New breed of supernovae is 10 times brighter than its counterparts



London, June 9: A new type of exploding supernova has been discovered that's at least ten times brighter than any known supernova, a new study involving an Indian-origin researcher says.


"We're learning about a whole new class of supernovae that wasn't known before," says Robert Quimby, a Caltech postdoctoral scholar andhe lead author of the paper.

Quimby, together with Shri Kulkarni, Caltech's John D. and Catherine T. MacArthur Professor of Astronomy and Planetary Science and a coauthor on the paper, recently stumbled across six unusually bright supernovae using the Samuel Oschin Telescope at California's Palomar Observatory.

In addition to finding four explosions of this type, the team also discovered that two previously known supernovae, whose identities had baffled astronomers, also belonged to this new class.

The newly discovered supernovae live in dim, small collections of a few billion stars called dwarf galaxies.

The supernovae, which are almost a hundred times brighter than their host galaxies, work as a kind of backlight, enabling astronomers to measure the spectrum of the interstellar gas that fills the dwarf galaxies in which the supernovae reside, and revealing each galaxy's composition.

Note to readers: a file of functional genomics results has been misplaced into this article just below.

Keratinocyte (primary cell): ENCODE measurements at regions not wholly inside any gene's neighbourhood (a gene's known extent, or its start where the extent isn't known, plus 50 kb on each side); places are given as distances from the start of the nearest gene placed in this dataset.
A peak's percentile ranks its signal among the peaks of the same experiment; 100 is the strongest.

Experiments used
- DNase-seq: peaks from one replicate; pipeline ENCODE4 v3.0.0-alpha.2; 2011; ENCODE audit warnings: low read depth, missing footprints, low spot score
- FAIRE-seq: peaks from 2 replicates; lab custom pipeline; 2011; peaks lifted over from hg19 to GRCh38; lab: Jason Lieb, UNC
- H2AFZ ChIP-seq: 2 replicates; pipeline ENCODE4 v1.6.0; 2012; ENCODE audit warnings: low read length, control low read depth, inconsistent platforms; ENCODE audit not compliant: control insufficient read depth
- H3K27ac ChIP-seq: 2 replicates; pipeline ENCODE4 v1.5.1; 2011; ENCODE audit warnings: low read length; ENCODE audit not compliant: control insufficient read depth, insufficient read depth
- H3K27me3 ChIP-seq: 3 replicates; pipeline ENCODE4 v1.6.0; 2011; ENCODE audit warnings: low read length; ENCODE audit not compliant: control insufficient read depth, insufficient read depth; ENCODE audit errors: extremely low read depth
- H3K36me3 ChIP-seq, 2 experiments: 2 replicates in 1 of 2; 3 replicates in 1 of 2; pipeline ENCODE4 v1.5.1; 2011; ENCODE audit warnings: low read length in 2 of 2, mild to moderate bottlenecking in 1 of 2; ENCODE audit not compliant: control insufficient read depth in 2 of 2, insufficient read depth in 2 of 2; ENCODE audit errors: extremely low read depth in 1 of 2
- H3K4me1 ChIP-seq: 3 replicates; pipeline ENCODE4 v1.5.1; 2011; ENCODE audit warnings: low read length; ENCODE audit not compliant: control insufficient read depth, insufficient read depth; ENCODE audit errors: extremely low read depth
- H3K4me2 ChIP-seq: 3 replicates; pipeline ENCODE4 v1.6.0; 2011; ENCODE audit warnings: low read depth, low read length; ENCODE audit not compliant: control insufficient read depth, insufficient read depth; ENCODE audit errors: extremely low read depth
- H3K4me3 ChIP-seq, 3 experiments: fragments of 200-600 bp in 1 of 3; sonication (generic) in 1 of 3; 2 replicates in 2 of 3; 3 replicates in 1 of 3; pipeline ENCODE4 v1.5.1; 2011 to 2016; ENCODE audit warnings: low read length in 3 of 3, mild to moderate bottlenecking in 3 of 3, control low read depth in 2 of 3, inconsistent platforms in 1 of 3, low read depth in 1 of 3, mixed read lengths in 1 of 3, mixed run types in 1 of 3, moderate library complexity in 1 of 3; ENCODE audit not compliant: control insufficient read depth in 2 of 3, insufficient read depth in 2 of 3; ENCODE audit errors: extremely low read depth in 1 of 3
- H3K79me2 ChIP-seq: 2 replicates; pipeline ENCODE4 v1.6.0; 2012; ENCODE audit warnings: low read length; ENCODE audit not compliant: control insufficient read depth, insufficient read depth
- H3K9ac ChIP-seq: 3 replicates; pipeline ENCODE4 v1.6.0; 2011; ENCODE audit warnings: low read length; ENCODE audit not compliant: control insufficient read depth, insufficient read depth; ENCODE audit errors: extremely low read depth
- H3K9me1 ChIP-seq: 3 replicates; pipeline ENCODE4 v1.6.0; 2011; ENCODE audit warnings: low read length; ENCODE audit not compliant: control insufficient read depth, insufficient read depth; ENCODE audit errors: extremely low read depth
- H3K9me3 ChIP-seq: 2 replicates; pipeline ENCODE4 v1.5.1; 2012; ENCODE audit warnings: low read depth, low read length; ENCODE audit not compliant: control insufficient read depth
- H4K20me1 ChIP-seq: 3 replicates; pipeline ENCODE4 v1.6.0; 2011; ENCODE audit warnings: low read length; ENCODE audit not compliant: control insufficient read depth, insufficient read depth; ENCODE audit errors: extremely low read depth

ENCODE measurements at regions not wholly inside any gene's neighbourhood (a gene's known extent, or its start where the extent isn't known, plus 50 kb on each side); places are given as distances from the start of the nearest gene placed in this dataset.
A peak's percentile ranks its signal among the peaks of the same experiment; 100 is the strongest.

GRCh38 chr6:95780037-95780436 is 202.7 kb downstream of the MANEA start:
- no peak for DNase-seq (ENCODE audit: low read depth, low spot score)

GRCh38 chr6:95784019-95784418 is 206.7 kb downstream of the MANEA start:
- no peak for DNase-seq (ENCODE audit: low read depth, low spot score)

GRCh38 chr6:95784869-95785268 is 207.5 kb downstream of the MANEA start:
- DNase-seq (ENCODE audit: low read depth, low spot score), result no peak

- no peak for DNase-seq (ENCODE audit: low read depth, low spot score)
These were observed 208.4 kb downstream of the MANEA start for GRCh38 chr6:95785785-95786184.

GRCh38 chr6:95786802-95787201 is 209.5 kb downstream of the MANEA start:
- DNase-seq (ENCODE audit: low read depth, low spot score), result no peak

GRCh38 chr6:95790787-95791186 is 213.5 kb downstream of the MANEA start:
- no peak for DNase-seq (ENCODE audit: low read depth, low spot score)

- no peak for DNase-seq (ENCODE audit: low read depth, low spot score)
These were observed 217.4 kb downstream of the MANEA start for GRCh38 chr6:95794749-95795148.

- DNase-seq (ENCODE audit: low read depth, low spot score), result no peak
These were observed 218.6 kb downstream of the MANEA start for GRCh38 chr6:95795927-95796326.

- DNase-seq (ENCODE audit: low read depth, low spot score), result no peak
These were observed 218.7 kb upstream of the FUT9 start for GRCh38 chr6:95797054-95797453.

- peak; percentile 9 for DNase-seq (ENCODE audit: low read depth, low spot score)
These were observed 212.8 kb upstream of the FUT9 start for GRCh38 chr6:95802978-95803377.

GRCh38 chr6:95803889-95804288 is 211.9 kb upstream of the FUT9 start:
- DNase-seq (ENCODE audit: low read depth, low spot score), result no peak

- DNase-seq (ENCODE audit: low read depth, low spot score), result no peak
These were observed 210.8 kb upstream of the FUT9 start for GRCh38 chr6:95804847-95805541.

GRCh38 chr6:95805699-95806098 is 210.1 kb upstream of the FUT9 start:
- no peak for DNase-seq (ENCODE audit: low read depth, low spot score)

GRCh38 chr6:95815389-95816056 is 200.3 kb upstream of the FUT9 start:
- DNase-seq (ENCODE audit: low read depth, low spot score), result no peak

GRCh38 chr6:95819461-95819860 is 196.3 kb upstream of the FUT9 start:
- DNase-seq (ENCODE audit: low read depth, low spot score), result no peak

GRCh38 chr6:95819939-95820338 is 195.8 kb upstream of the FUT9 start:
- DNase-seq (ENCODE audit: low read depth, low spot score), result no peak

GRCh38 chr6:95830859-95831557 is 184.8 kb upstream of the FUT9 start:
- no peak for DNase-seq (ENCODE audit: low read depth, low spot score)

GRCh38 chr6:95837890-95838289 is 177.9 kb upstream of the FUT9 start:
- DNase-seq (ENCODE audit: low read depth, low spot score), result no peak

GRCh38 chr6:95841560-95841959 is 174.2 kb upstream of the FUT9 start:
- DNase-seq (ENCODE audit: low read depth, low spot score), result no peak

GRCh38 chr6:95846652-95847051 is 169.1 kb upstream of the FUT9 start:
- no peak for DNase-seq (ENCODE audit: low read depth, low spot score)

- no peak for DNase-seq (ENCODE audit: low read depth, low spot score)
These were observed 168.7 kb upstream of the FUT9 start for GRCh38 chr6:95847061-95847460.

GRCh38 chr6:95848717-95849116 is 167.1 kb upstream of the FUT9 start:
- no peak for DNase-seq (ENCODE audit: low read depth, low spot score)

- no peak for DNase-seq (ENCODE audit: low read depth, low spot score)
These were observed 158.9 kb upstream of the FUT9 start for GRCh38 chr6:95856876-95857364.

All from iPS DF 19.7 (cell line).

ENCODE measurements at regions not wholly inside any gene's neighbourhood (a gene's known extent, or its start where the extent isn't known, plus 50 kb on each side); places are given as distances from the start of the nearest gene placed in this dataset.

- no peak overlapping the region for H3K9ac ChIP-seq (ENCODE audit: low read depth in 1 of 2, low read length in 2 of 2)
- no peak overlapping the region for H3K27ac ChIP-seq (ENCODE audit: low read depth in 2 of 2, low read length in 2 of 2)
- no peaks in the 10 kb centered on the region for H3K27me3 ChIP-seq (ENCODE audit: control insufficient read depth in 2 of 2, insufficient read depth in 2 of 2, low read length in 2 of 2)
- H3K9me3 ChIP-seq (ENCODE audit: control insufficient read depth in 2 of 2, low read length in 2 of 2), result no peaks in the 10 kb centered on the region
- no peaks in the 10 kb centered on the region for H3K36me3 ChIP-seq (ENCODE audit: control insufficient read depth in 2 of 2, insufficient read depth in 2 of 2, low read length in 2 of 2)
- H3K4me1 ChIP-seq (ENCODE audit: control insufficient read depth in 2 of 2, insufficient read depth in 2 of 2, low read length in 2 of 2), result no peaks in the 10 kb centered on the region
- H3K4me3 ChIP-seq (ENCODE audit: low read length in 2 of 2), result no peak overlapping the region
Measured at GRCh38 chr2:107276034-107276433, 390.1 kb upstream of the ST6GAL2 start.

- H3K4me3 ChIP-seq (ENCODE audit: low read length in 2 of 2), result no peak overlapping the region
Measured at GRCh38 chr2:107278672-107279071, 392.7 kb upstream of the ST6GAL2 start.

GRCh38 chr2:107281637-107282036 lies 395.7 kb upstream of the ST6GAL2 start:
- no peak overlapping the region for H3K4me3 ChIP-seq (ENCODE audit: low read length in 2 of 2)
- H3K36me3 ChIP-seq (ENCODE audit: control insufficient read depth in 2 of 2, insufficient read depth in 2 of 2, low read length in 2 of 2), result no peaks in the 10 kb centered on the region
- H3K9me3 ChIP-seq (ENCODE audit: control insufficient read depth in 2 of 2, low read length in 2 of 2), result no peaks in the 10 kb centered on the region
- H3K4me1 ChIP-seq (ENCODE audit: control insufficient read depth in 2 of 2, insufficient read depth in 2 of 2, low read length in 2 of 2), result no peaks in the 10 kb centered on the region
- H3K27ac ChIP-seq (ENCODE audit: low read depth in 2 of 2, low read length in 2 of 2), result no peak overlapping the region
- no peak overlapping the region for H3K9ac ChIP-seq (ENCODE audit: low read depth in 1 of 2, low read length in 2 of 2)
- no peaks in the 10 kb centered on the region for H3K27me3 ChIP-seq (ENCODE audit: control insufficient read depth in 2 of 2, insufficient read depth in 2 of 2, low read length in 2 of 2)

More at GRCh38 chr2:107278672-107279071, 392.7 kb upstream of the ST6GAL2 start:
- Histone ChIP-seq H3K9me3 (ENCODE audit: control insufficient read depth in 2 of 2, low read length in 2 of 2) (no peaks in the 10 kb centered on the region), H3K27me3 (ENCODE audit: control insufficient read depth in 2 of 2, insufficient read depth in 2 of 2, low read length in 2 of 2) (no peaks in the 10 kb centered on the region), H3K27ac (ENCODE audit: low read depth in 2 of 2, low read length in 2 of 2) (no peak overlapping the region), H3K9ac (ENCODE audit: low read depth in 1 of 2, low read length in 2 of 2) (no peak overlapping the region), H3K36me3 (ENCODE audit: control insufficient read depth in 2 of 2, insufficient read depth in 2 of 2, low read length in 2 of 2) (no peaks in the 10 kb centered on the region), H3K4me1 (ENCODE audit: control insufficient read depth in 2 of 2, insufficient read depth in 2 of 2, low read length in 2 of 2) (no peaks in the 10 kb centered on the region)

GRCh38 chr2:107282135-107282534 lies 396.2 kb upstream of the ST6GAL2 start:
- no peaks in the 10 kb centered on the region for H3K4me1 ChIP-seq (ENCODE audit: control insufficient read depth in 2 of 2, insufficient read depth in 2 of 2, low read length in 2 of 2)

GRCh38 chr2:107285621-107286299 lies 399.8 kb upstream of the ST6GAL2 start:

Once an observed supernova fades a couple of months later, astronomers can directly study the dwarf galaxy-which would have remained undetected if it weren't for the supernova.

These supernovae could also reveal what ancient stars might have been like, since they most likely originate from stars around a hundred times more massive than the Sun-stars that would have been very similar to the first stars in the universe.

"It is really amazing how rich the night sky continues to be," Kulkarni said.

The study was published in the journal Nature.


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